A haunting, mournful yet cautiously optimistic film. As with You Can Count on Me, writer-director Kenneth Lonergan depicts family like no one else. In this family, the protagonist is Casey Affleck, a Boston janitor so emotionally stunted he struggles to maintain a personal conversation longer than a minute, seeking outlet in drinking and getting his ass kicked. He is forced to return to his home town of Manchester due to tragedy, and while there, must confront his unforgiving past.
It’s hard to say enough about Affleck’s performance. He is required to do so much with so little emotion, yet in a wince, a stare, or a wry smile, he imparts more than he ever could with pages of overt dialogue. He is ably matched by Lucas Hedges (both are nominated), his teenage nephew, who has been placed in Affleck’s care for a period of time. Kyle Chandler, as Affleck’s older brother, exudes responsibility and vulnerability. Yet, despite the lack of real familial relationships, these three actors seem as if they are indeed brothers. The scene where the adult Chandler and Affleck won’t stop goofing around during a dire time at the hospital (much to the frustration of Chandler’s wife and their gentle, peacemaking father) is foreshadowing for a later rough, jokey and conspicuous dialogue between Affleck and Hedges.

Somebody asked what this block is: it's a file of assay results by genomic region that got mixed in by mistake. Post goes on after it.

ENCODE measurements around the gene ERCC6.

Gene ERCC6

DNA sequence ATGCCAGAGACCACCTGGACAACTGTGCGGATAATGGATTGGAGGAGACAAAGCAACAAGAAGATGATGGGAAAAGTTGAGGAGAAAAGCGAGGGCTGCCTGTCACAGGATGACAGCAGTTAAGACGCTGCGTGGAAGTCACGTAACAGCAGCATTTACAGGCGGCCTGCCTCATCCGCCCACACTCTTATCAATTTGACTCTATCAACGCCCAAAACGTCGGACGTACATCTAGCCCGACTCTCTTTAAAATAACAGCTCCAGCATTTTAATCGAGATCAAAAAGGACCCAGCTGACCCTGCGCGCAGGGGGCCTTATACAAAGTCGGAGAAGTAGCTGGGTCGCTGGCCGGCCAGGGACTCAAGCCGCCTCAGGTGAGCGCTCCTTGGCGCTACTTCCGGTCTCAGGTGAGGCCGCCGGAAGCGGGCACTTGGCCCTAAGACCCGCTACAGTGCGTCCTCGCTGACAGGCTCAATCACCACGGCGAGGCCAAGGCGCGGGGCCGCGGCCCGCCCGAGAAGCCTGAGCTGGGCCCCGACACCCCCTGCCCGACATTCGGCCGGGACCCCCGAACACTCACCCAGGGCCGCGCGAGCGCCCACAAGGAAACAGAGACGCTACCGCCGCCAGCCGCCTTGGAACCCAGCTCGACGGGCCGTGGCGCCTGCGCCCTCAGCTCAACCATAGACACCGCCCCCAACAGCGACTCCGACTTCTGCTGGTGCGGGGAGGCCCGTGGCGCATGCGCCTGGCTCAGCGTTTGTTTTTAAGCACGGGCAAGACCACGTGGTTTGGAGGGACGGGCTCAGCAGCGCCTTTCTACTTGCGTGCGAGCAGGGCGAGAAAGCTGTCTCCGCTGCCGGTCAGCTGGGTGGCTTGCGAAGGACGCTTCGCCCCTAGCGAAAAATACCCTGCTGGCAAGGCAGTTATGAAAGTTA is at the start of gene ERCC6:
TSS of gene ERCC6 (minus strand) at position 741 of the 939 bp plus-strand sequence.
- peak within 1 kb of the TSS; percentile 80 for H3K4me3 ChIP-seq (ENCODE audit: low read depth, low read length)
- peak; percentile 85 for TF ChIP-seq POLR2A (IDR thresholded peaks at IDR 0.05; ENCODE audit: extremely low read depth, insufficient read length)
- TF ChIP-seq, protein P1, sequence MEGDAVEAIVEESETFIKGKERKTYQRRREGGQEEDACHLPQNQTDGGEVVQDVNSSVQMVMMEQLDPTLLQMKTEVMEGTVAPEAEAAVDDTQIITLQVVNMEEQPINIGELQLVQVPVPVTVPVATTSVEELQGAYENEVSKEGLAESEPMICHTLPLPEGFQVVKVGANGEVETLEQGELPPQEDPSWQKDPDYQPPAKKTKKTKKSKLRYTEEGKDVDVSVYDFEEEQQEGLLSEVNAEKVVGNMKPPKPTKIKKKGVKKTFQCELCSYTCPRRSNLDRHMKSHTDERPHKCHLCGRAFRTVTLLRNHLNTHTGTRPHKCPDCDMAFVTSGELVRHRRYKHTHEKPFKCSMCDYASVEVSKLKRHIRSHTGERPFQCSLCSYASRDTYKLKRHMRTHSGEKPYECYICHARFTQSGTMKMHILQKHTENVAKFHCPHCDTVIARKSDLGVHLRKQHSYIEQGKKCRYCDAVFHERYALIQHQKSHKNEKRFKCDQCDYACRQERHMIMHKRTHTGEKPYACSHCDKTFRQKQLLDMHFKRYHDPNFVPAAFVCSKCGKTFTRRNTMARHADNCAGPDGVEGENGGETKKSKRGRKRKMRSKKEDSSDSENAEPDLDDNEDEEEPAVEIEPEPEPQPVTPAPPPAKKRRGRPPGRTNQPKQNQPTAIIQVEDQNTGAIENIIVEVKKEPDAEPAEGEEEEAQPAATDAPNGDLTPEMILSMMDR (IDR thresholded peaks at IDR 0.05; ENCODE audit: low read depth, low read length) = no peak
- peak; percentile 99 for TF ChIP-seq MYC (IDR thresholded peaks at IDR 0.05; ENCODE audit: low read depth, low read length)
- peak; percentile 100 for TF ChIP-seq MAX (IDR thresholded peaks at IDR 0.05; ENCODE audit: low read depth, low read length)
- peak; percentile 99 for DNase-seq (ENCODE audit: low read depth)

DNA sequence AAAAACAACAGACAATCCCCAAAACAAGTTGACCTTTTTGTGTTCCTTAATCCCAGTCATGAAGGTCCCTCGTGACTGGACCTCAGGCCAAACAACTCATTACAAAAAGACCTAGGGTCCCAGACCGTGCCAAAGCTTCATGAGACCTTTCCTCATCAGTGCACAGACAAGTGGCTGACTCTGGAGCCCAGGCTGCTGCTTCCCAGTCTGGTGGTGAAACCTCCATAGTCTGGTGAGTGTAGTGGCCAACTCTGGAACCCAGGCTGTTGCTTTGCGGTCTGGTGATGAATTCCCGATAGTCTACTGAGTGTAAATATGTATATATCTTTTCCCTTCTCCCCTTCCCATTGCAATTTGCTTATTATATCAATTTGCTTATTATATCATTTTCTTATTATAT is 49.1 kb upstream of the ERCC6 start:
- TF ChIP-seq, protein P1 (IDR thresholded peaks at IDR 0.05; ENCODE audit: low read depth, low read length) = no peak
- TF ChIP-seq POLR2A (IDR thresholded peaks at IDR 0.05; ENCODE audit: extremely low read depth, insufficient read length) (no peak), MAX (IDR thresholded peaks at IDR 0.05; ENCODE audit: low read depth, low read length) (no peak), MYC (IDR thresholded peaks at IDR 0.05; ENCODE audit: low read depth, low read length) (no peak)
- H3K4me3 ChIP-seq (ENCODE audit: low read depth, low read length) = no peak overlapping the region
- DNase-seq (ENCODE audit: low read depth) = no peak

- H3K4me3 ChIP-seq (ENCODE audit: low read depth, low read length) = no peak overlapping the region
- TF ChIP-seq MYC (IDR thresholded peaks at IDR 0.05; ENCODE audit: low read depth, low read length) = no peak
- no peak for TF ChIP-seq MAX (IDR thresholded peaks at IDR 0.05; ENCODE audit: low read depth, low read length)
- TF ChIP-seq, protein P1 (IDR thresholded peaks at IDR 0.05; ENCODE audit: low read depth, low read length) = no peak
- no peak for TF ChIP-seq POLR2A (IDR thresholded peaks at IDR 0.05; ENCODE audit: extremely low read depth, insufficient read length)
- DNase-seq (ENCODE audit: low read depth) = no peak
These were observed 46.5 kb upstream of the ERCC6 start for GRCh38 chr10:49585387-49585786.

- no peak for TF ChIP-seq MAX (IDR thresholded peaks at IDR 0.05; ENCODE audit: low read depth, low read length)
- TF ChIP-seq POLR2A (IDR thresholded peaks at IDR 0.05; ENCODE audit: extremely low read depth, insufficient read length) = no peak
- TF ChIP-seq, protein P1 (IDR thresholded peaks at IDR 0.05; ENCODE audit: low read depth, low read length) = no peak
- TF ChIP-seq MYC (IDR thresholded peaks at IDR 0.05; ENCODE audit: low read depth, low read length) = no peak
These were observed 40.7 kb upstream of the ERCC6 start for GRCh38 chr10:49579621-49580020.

Lonergan provides no easy resolution or pat answers. He stitches the pain of the past in his characters very tightly and eschews melodrama. I kept expecting to be overwhelmed by a moment or a revelation, but really, the entire piece is quietly, almost stealthily moving, a studied portrait on loss and family and life.
I still have a few flicks to see, such as Moonlight and Hacksaw Ridge, and I was over the moon for La La Land, but as of now, this is the best film I’ve seem from 2016.
One nit. The score, by Lesly Barber, which is orchestral with a lot of strings, and is at times affecting, is at others intrusive and overstated. In such a restrained film, this was off-putting.